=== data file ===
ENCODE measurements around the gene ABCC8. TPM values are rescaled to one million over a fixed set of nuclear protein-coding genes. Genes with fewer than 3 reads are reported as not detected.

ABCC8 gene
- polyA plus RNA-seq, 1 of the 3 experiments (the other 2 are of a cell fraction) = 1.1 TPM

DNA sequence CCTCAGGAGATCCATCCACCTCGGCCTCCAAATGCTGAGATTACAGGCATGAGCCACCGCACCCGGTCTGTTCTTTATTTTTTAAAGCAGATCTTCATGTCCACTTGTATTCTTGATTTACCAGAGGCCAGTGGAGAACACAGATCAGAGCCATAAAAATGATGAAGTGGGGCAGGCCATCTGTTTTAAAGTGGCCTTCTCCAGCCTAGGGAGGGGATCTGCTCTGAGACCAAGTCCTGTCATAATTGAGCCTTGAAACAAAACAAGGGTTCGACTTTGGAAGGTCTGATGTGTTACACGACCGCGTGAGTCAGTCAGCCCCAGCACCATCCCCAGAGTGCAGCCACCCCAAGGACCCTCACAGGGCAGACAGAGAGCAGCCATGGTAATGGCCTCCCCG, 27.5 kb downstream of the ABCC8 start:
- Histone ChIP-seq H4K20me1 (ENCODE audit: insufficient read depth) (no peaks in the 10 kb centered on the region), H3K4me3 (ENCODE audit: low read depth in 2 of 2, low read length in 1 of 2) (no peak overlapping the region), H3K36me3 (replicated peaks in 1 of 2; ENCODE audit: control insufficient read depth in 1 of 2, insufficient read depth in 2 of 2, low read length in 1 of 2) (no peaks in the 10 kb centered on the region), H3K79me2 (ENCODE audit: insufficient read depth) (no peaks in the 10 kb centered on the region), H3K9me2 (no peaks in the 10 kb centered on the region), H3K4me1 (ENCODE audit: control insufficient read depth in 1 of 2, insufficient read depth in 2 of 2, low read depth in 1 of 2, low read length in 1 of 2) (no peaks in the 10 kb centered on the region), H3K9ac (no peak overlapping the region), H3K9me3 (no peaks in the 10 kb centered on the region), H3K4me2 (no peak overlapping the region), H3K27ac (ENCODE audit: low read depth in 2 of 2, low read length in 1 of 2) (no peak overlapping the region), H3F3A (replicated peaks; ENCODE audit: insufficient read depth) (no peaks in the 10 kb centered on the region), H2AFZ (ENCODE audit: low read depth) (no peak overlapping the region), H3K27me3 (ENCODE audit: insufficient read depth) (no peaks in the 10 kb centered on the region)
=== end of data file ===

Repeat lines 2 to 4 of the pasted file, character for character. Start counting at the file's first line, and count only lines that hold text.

ABCC8 gene
- polyA plus RNA-seq, 1 of the 3 experiments (the other 2 are of a cell fraction) = 1.1 TPM

DNA sequence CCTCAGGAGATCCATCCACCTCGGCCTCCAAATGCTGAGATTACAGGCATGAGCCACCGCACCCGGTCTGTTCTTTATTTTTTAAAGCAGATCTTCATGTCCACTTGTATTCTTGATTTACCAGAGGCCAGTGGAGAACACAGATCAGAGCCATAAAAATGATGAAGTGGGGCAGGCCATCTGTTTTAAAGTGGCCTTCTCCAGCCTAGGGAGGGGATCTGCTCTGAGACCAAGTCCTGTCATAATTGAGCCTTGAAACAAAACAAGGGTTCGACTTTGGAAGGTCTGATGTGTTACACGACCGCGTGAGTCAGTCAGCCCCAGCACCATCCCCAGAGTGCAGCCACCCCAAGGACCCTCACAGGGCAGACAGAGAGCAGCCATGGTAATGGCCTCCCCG, 27.5 kb downstream of the ABCC8 start: